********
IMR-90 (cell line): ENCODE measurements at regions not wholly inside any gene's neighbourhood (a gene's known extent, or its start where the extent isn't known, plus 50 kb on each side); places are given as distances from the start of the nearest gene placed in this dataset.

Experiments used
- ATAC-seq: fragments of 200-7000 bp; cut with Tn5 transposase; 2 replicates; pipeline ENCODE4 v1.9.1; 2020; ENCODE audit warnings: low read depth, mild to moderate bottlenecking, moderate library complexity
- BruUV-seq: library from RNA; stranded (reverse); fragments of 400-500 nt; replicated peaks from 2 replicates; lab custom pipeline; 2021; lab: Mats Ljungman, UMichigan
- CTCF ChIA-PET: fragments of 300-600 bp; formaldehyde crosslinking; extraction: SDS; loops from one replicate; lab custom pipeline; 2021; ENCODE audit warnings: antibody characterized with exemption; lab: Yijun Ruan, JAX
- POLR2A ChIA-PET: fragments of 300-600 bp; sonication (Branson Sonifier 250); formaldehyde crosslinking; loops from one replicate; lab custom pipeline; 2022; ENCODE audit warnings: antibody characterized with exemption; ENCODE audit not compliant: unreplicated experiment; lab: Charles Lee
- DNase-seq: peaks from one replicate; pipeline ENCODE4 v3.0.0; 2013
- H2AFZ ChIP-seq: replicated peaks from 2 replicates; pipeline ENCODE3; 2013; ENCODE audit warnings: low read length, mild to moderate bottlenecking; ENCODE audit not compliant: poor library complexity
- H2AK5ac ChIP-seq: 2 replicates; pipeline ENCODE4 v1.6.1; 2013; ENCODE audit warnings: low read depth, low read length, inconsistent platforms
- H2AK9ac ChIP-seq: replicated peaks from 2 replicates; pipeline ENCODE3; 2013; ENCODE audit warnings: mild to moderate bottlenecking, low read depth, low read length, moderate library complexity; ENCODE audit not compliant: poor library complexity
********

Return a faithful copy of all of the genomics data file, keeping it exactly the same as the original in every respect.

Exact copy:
IMR-90 (cell line): ENCODE measurements at regions not wholly inside any gene's neighbourhood (a gene's known extent, or its start where the extent isn't known, plus 50 kb on each side); places are given as distances from the start of the nearest gene placed in this dataset.

Experiments used
- ATAC-seq: fragments of 200-7000 bp; cut with Tn5 transposase; 2 replicates; pipeline ENCODE4 v1.9.1; 2020; ENCODE audit warnings: low read depth, mild to moderate bottlenecking, moderate library complexity
- BruUV-seq: library from RNA; stranded (reverse); fragments of 400-500 nt; replicated peaks from 2 replicates; lab custom pipeline; 2021; lab: Mats Ljungman, UMichigan
- CTCF ChIA-PET: fragments of 300-600 bp; formaldehyde crosslinking; extraction: SDS; loops from one replicate; lab custom pipeline; 2021; ENCODE audit warnings: antibody characterized with exemption; lab: Yijun Ruan, JAX
- POLR2A ChIA-PET: fragments of 300-600 bp; sonication (Branson Sonifier 250); formaldehyde crosslinking; loops from one replicate; lab custom pipeline; 2022; ENCODE audit warnings: antibody characterized with exemption; ENCODE audit not compliant: unreplicated experiment; lab: Charles Lee
- DNase-seq: peaks from one replicate; pipeline ENCODE4 v3.0.0; 2013
- H2AFZ ChIP-seq: replicated peaks from 2 replicates; pipeline ENCODE3; 2013; ENCODE audit warnings: low read length, mild to moderate bottlenecking; ENCODE audit not compliant: poor library complexity
- H2AK5ac ChIP-seq: 2 replicates; pipeline ENCODE4 v1.6.1; 2013; ENCODE audit warnings: low read depth, low read length, inconsistent platforms
- H2AK9ac ChIP-seq: replicated peaks from 2 replicates; pipeline ENCODE3; 2013; ENCODE audit warnings: mild to moderate bottlenecking, low read depth, low read length, moderate library complexity; ENCODE audit not compliant: poor library complexity